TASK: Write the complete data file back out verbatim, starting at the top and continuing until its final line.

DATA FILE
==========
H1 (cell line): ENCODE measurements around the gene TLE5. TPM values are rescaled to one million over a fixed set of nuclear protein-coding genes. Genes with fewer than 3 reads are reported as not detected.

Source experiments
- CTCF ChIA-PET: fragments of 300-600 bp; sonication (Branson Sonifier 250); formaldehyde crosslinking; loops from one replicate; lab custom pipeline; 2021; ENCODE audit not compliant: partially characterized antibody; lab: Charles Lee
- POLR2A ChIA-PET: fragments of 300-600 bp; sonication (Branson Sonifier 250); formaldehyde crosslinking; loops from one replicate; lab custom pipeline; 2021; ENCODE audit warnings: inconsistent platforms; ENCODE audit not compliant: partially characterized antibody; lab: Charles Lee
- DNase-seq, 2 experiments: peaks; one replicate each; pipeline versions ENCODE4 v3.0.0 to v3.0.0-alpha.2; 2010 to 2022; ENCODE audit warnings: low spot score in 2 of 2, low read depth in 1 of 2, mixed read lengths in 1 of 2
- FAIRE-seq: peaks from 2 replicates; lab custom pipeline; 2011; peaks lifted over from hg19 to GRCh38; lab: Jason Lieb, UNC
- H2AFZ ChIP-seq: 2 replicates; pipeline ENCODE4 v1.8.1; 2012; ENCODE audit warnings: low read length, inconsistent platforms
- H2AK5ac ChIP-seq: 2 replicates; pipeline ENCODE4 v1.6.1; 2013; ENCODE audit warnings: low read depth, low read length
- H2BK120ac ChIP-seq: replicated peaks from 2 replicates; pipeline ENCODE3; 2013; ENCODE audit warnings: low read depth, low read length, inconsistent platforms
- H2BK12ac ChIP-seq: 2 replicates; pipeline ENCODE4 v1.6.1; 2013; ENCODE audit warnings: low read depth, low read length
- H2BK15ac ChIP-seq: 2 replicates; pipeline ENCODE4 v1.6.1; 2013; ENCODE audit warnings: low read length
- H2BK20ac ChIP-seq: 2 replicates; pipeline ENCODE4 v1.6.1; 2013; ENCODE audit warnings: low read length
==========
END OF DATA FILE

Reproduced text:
H1 (cell line): ENCODE measurements around the gene TLE5. TPM values are rescaled to one million over a fixed set of nuclear protein-coding genes. Genes with fewer than 3 reads are reported as not detected.

Source experiments
- CTCF ChIA-PET: fragments of 300-600 bp; sonication (Branson Sonifier 250); formaldehyde crosslinking; loops from one replicate; lab custom pipeline; 2021; ENCODE audit not compliant: partially characterized antibody; lab: Charles Lee
- POLR2A ChIA-PET: fragments of 300-600 bp; sonication (Branson Sonifier 250); formaldehyde crosslinking; loops from one replicate; lab custom pipeline; 2021; ENCODE audit warnings: inconsistent platforms; ENCODE audit not compliant: partially characterized antibody; lab: Charles Lee
- DNase-seq, 2 experiments: peaks; one replicate each; pipeline versions ENCODE4 v3.0.0 to v3.0.0-alpha.2; 2010 to 2022; ENCODE audit warnings: low spot score in 2 of 2, low read depth in 1 of 2, mixed read lengths in 1 of 2
- FAIRE-seq: peaks from 2 replicates; lab custom pipeline; 2011; peaks lifted over from hg19 to GRCh38; lab: Jason Lieb, UNC
- H2AFZ ChIP-seq: 2 replicates; pipeline ENCODE4 v1.8.1; 2012; ENCODE audit warnings: low read length, inconsistent platforms
- H2AK5ac ChIP-seq: 2 replicates; pipeline ENCODE4 v1.6.1; 2013; ENCODE audit warnings: low read depth, low read length
- H2BK120ac ChIP-seq: replicated peaks from 2 replicates; pipeline ENCODE3; 2013; ENCODE audit warnings: low read depth, low read length, inconsistent platforms
- H2BK12ac ChIP-seq: 2 replicates; pipeline ENCODE4 v1.6.1; 2013; ENCODE audit warnings: low read depth, low read length
- H2BK15ac ChIP-seq: 2 replicates; pipeline ENCODE4 v1.6.1; 2013; ENCODE audit warnings: low read length
- H2BK20ac ChIP-seq: 2 replicates; pipeline ENCODE4 v1.6.1; 2013; ENCODE audit warnings: low read length